Efficiency Wages and Employment Rents: The Employer-Size Wage Effect in the Job Market for Lawyers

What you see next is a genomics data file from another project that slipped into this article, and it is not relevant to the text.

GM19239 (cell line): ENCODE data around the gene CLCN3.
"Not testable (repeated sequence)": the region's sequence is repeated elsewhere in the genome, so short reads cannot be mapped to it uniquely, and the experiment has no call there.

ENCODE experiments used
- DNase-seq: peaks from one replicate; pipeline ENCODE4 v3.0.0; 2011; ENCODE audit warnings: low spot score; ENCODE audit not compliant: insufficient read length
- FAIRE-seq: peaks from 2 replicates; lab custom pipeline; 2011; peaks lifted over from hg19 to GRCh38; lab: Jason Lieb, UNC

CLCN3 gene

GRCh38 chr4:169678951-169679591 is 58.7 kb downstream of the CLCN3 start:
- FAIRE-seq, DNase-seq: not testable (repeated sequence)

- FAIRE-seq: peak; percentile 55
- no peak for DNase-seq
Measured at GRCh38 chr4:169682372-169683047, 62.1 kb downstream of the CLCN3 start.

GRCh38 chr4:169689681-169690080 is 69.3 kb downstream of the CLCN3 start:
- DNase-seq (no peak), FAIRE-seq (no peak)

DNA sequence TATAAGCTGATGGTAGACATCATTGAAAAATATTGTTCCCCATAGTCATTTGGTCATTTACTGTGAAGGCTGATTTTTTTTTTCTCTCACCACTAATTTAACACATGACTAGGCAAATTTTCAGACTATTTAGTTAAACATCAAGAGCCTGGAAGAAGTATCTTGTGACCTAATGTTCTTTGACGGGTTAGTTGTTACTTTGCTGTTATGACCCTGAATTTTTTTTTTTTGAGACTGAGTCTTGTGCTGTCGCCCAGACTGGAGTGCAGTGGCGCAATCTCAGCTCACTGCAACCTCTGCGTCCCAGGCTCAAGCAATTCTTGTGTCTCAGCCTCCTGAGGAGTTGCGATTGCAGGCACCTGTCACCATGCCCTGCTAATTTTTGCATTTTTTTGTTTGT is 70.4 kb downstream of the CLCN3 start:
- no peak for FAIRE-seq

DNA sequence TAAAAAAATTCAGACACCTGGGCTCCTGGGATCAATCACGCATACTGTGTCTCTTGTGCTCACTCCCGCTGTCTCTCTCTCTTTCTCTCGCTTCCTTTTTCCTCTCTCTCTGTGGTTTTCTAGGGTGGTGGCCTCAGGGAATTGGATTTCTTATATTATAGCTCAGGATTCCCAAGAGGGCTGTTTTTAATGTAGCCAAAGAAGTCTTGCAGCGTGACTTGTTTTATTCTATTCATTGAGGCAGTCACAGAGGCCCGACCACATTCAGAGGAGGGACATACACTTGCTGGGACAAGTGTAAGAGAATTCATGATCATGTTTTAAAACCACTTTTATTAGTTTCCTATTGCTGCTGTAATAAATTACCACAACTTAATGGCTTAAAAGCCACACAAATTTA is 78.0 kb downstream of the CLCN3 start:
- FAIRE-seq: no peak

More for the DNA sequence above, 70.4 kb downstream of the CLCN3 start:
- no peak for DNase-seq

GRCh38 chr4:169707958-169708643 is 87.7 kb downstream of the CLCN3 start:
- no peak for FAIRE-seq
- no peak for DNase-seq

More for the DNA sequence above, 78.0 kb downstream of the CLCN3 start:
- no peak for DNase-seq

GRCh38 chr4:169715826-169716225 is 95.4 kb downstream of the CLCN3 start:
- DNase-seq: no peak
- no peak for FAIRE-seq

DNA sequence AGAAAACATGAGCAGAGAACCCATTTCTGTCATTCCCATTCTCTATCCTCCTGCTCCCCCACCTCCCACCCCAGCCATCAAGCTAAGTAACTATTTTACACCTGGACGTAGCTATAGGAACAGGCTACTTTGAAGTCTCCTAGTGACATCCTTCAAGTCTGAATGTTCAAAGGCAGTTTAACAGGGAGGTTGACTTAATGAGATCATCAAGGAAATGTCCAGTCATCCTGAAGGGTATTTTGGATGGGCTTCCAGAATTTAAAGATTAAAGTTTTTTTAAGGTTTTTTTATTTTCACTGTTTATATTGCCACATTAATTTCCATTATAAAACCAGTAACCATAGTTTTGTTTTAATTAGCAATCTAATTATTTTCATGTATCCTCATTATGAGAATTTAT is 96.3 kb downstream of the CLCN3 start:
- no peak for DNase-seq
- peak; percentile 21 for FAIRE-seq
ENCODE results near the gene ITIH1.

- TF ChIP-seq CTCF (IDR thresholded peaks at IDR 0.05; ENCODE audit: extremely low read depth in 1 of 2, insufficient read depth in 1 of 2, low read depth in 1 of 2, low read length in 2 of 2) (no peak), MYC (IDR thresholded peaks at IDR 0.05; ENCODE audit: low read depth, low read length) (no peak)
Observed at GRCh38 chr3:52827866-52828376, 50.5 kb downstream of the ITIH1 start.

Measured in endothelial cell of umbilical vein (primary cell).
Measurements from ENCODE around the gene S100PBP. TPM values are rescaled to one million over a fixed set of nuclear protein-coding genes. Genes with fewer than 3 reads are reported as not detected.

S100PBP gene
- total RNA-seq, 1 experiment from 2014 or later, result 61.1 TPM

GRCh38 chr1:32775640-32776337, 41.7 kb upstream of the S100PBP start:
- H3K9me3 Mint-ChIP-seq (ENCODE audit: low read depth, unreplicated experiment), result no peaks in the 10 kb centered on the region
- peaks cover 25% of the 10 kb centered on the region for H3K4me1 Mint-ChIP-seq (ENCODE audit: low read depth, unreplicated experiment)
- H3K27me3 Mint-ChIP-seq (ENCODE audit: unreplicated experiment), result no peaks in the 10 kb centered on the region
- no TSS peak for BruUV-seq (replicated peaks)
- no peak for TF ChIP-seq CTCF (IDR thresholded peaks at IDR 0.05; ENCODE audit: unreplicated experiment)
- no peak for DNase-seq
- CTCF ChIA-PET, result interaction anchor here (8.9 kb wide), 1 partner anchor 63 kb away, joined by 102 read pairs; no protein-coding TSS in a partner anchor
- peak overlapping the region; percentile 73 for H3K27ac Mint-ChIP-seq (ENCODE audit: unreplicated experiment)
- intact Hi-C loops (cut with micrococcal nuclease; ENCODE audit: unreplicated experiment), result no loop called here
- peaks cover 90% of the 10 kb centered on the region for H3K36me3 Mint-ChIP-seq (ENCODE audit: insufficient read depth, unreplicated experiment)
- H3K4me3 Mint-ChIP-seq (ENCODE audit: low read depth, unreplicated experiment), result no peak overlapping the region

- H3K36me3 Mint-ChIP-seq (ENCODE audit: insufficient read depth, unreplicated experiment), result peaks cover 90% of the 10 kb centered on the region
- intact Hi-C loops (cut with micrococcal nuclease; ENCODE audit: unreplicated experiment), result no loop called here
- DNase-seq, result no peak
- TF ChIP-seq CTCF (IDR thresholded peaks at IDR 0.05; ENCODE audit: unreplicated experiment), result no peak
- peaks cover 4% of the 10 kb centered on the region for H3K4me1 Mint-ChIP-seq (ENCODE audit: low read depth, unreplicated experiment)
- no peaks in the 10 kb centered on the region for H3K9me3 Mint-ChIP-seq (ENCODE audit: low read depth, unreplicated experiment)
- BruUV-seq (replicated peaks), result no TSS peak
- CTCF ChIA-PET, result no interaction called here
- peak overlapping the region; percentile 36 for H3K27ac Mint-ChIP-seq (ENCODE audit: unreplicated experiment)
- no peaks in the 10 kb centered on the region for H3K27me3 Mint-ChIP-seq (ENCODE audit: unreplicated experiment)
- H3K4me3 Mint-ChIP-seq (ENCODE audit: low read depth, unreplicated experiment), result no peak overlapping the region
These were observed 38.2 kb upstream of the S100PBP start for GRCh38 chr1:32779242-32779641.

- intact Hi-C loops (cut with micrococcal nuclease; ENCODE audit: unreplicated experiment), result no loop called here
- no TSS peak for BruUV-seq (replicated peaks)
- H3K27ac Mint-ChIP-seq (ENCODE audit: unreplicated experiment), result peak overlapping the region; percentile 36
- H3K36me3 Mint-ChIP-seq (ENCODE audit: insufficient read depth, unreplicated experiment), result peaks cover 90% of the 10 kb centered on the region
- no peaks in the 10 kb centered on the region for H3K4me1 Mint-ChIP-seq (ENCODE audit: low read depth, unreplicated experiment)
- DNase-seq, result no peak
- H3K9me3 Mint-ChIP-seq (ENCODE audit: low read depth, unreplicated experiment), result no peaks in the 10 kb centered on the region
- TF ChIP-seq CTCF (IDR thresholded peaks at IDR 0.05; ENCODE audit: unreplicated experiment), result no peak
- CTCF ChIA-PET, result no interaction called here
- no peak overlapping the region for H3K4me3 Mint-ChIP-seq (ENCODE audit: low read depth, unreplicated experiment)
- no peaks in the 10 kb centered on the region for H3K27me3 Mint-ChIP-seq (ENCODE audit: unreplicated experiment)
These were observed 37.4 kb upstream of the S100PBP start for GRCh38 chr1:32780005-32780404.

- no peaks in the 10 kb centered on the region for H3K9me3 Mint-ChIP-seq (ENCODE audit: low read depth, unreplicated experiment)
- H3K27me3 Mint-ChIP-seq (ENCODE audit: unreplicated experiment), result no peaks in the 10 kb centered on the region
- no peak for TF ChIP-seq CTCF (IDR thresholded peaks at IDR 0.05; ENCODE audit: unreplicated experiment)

The 'efficiency wage hypothesis' offers an explanation for employment rents. According to this hypothesis, firms pay wages above the opportunity cost of labor to elicit productivity or quality-enhancing behaviors from employees. Firms pursue this strategy when alternative incentive schemes are unavailable or too costly. Thus, firms will not pay premium wages when employees post sufficiently large performance bonds. This article examines employment rents in a setting where employees post sizable performance bonds--large law firms. Contrary to the efficiency wage hypothesis, the authors find that associates in these large firms post substantial performance bonds while also receiving substantial, ex ante rents. Copyright 1995 by University of Chicago Press.
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